The biggest offshore wind farm in the world is on the verge of being built off the northern Scottish coast. Once built, it will be capable of powering 40% of the homes in Scotland.
For a price of £4.5 billion, the complex located off Caithness will contain 339 turbines covering a total of 300 square kilometres, and have a generation capacity of 1.5 gigawatts. That will make it 50% larger than the London Array located off Kent.
“The renewable industry has hailed it as a watershed moment but warned these new deep water farms might only be fully realised if the government provides policy stability by pushing through its proposed Energy Bill.”
The wind farm is being put together by Moray Offshore Renewables, which is a joint venture between the Spanish oil company Repsol, and part of the Portuguese power group EDP.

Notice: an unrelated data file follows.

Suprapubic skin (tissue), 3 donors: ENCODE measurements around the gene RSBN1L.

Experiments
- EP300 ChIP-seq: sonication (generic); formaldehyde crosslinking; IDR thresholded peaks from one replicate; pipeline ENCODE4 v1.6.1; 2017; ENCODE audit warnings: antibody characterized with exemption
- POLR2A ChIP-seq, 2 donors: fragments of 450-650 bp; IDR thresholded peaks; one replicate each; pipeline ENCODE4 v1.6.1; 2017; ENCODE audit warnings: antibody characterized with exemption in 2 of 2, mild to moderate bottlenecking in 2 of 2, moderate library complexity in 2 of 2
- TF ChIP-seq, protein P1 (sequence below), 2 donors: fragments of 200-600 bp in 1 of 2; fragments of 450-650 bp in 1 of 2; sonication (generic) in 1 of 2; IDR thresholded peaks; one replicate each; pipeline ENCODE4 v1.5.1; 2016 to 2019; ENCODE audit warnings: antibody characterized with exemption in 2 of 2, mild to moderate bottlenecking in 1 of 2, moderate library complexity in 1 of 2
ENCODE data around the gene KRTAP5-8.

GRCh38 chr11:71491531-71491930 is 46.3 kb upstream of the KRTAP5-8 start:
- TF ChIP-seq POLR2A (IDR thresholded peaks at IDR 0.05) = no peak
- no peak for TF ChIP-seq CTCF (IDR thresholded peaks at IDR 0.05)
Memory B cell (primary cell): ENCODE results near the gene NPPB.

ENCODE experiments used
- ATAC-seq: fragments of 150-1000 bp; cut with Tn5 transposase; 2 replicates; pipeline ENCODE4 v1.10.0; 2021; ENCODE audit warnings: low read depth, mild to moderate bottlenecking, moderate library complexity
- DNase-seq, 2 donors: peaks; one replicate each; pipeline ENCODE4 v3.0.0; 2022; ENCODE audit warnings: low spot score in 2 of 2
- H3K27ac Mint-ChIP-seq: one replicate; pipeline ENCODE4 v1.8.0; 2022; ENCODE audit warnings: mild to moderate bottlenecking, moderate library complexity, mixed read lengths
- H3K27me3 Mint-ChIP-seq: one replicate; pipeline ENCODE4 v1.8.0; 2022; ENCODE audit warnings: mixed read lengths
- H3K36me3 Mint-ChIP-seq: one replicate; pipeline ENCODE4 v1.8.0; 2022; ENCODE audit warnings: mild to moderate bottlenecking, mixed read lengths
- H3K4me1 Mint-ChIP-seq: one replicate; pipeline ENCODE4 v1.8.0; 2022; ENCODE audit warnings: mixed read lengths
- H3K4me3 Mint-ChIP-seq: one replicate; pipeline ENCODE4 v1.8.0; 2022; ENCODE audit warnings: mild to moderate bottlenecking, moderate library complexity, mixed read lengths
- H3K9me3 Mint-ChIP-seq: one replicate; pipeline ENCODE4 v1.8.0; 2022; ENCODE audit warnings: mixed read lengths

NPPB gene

“We estimate that the project will be capable of supplying the electricity needs of 800,000 to 1m households … Each year this development could save between 3.5m and 4.5m tonnes of carbon dioxide compared with coal fired generation, and between 1.5m and 2m tonnes of carbon dioxide compared with gas fired generation,” Dan Finch, the project manager is quoted as saying.
Plans for an additional 4.5 gigawatts of offshore wind energy are expected to enter into the development process this year, with a total of 18 gigawatts planned to become operational during the next eight years.
“The Moray Firth wind farm, which will be given significant subsidies, compares with the 1-gigawatt at the London Array, which is currently in the construction phase, and compares with the largest British coal-fired plant, Drax in northern Yorkshire of 4 gigawatts, and the planned new EDF nuclear reactors at Hinkley Point in Somerset with a combined output of 3.2 gigawatts and a bill of at least £10bn.”
Have a tip for CleanTechnica? Want to advertise? Want to suggest a guest for our CleanTech Talk podcast? Contact us here.
CleanTechnica Holiday Wish Book
Our Latest EVObsession Video
CleanTechnica uses affiliate links. See our policy here.